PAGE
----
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Kentucky Basketball: Players Not Pulling Their Weight for the Wildcats

LEXINGTON, KY - JANUARY 15:  Nerlens Noel #3 of the Kentucky Wildcats dunks the ball during the game against the Tennessee Volunteers at Rupp Arena on January 15, 2013 in Lexington, Kentucky.  (Photo by Andy Lyons/Getty Images)
Andy Lyons/Getty Images
Lee SchechterContributor IIIJune 9, 2016

Last year's Kentucky Wildcats rode player of the year and No. 1 overall pick, Anthony Davis to a national championship.  

The Wildcats hauled in a highly ranked recruiting class this season, headlined by No. 1 recruit Nerlens Noel.  But, Kentucky has disappointed with its inconsistent play and dropped out of the Top 25 rankings.

Which Wildcats are not pulling their weight?  Read on to find out.  

 

Alex Poythress, Forward

As one of Kentucky's top recruits, Poythress has progressed in his freshman season so far.

He is averaging 13.1 points per game and 6.4 rebounds per game, which shows his abilities on the offensive end.  Poythress also shoots 62 percent from the field and works the blocks to earn quality attempts.  

Despite his high efficiency, he only attempts 7.6 field goals per game.  

For a player who is efficient and manages to shoot that well from the floor, Poythress should be taking more shots per game.  He needs to work himself into the offensive game more, because he has the talent to lead them offensively.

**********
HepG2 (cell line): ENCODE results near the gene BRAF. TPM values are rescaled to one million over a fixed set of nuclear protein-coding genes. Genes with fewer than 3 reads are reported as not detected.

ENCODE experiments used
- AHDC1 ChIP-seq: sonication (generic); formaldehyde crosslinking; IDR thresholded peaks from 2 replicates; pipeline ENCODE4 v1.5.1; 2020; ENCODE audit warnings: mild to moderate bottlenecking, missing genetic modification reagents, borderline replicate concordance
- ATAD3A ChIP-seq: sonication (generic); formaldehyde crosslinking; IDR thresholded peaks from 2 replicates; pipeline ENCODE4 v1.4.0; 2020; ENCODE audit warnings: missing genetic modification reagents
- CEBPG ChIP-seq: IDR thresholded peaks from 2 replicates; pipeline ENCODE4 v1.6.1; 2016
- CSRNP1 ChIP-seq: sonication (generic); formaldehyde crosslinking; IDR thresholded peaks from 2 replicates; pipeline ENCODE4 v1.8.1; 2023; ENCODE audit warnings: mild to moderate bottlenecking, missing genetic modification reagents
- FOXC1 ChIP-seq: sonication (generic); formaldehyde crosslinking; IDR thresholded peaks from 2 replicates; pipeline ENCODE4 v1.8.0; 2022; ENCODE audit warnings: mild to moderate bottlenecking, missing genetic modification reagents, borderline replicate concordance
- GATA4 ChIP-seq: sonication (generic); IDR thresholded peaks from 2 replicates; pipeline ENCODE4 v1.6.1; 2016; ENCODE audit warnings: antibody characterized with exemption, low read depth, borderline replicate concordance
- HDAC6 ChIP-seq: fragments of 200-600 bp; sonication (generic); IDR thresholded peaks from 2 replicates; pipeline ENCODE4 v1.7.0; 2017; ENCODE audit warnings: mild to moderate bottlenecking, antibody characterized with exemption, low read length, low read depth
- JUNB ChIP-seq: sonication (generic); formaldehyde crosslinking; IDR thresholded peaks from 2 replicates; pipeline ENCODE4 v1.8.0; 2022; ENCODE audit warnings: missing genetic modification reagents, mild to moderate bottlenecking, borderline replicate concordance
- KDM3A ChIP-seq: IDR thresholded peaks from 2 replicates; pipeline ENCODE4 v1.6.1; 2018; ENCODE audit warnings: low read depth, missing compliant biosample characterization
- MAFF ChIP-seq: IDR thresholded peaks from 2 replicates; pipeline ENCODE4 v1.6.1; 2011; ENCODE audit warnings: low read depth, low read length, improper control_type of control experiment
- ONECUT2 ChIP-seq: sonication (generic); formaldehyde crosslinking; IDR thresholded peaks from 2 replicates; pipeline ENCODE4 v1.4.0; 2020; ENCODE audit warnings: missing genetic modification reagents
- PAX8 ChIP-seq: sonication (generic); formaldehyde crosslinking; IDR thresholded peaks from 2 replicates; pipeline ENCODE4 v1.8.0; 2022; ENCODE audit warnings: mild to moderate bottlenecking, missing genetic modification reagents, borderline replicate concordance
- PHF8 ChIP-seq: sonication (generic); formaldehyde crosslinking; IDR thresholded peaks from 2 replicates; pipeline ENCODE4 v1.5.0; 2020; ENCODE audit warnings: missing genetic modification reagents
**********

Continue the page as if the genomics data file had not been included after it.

Poythress is not maximizing his offensive production.  He needs to lose his tentativeness and shoot the ball more.  

 

Kyle Wiltjer, Forward

Inconsistent.  That is the word that surrounds Kentucky's sophomore forward.  

Wiltjer, a 6'10", three-point-shooting big man, has shined in wins and struggled in losses.

In Kentucky's five losses, Wiltjer has averaged a mere 5.6 points per game, which is inflated by a good 14-point performance against Louisville.  

According to Ken Howlett of SB Nation, Wiltjer is shooting 26.9 percent from three-point land in losses and 47.1 percent in wins.  

Wiltjer needs to tighten up those numbers into a more consistent night-in, night-out performance.

Right now, Wiltjer's sporadic three-point shooting percentages are hindering his team's success.  

 

Nerlens Noel, Forward

Noel has proven that he is an absolute monster on the rebounding glass as he averages 9.2 rebounds per game.

Defensively, Noel puts up numbers close to those of Davis with his 4.1 blocks per game and 2.4 steals per game.  

While Noel is a work-in-progress type of player who improves each game, he has the size and physical ability to contribute more at the offensive end.   

Noel passes better than Anthony Davis did, but needs to carry his weight in scoring.  

Just like Davis, Noel has the endless potential to be a spectacular forward and rank among the best in college basketball.  He still needs to improve each game at the offensive end if he wants to pull the Wildcats back into the Top 25.  

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